If you’re looking to buy CBD in the Emerald State, odds are you’re better off skipping the coffee shops and health food stores in favor of a licensed adult-use cannabis dispensary. And if you are able to find a CBD latte, your barista is technically breaking the law.
According to a new release from the Washington State Department of Agriculture, and first reported by Sapling, Washington State has officially banned the commercial sale of CBD-infused food and beverages.
“Recent federal and state legislative changes regarding hemp have generated many questions about cannabinoid extracts, like CBD, and whether or not they may be used as ingredients in food products,” the Washington Department of Agriculture website reads. “To be clear, CBD is not currently allowed as a food ingredient, under federal and state law.”
Since hemp-derived cannabidiol was legalized in the 2018 Farm Bill less than one year ago, the American CBD industry has expanded exponentially. It is now estimated to be worth upwards of $2.6 billion in the next three years. But while growing and transporting hemp and its derivatives is now legal under federal law, without oversight from federal authorities, mixing those extracts into food, drinks, and supplements is still technically illegal.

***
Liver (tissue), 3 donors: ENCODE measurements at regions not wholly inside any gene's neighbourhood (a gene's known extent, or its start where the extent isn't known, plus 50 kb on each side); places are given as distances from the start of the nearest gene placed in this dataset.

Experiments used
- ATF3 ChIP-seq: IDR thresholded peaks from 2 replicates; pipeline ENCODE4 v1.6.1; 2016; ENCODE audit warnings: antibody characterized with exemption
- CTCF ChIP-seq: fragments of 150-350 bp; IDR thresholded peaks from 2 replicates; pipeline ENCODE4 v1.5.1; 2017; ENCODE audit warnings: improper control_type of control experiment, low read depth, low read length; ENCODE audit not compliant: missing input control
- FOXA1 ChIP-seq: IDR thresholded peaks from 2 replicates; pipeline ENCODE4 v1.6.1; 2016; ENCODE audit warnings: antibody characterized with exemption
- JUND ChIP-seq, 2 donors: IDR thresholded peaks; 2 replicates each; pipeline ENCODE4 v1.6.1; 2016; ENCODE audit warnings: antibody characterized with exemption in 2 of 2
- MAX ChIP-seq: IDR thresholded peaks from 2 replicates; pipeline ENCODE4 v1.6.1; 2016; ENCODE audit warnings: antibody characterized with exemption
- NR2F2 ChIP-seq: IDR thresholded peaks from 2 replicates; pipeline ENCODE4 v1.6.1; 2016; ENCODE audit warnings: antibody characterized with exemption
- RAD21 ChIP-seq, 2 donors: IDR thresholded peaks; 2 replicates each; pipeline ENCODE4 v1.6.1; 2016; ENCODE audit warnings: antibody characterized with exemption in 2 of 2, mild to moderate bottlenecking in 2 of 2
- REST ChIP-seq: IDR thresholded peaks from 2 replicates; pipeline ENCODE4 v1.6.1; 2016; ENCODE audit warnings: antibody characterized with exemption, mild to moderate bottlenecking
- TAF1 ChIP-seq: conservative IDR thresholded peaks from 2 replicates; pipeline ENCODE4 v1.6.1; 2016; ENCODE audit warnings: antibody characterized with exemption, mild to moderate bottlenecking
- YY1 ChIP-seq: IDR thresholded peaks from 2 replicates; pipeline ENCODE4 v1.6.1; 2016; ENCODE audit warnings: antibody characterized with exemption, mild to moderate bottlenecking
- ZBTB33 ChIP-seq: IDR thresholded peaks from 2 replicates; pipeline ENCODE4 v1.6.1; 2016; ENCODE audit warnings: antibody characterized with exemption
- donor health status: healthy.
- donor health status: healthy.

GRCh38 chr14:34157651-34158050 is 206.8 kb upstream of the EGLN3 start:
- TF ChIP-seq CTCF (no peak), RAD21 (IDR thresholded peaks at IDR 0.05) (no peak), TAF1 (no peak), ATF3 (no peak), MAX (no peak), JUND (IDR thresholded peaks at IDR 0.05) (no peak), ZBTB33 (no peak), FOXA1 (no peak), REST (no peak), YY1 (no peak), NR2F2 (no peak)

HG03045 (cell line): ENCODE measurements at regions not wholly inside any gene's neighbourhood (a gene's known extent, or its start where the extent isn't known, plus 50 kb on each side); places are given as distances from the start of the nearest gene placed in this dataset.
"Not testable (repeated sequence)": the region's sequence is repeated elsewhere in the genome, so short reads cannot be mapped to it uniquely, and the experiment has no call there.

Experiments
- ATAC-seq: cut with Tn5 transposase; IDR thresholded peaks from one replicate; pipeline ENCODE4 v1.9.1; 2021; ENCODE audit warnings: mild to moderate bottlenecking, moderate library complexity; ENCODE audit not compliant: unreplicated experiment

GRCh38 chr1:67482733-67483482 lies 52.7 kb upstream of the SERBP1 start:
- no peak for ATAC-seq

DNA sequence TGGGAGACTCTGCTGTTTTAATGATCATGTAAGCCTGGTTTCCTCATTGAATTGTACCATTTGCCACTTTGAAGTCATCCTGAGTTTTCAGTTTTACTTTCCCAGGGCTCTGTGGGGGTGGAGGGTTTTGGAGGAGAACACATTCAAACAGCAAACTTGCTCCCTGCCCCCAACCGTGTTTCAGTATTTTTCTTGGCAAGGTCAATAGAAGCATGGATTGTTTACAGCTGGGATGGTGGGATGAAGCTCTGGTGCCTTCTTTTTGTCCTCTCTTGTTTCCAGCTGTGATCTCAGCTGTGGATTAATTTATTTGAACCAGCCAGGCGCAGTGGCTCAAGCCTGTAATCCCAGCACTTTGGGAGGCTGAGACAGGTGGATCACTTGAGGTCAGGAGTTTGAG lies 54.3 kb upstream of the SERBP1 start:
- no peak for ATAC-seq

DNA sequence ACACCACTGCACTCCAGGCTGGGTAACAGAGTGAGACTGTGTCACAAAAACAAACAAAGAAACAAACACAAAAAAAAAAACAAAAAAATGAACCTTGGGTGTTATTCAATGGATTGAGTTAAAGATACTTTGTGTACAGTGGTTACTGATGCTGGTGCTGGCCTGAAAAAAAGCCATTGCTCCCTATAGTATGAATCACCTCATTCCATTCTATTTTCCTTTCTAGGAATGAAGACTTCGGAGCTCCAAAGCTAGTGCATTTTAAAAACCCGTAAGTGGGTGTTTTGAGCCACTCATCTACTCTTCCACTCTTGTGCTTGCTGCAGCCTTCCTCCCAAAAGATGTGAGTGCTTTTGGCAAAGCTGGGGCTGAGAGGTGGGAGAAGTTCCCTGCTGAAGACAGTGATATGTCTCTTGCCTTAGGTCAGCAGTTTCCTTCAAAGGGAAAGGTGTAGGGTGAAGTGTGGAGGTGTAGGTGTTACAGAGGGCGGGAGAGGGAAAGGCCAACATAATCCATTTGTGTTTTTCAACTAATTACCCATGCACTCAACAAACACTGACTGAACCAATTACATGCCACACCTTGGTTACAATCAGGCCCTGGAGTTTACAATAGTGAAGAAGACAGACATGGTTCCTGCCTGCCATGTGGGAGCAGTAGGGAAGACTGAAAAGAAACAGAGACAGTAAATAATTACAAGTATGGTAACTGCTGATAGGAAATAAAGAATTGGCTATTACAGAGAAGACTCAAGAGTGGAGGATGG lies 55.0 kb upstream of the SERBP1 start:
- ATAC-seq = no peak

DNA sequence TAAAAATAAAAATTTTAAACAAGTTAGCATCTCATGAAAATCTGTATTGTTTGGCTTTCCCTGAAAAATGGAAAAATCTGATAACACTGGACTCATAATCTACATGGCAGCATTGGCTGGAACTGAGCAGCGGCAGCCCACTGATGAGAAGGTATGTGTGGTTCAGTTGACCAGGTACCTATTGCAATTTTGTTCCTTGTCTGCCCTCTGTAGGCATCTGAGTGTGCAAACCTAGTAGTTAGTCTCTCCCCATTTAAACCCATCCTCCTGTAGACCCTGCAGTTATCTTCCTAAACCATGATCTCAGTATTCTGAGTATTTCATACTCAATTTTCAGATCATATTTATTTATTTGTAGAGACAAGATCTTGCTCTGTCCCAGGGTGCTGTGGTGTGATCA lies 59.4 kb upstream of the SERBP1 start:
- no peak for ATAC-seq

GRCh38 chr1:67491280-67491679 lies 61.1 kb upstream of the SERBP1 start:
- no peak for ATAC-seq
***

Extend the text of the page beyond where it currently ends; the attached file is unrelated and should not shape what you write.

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“The FDA has approved a drug comprised of CBD as a prescription drug for treatment of specific health conditions, but has not approved CBD as an ingredient in food,” Washington Department of Agriculture officials wrote. “Federal laws clearly prohibit adding drugs to food, except in limited circumstances defined in the law.”
Earlier this month, former FDA honcho Scott Gotlieb took to CNBC’s morning show to espouse a similar warning, telling viewers that no matter what state you live in, those fancy CBD ice cream sundaes and gas station cannabidiol gummy bears are all still illegal in the eyes of the feds.
In their new policy update, Washington agriculture authorities noted that if the FDA does finalize CBD regulations for food, the state can start selling infused lattes and the like — so long as it follows the federal agency’s chosen rules.
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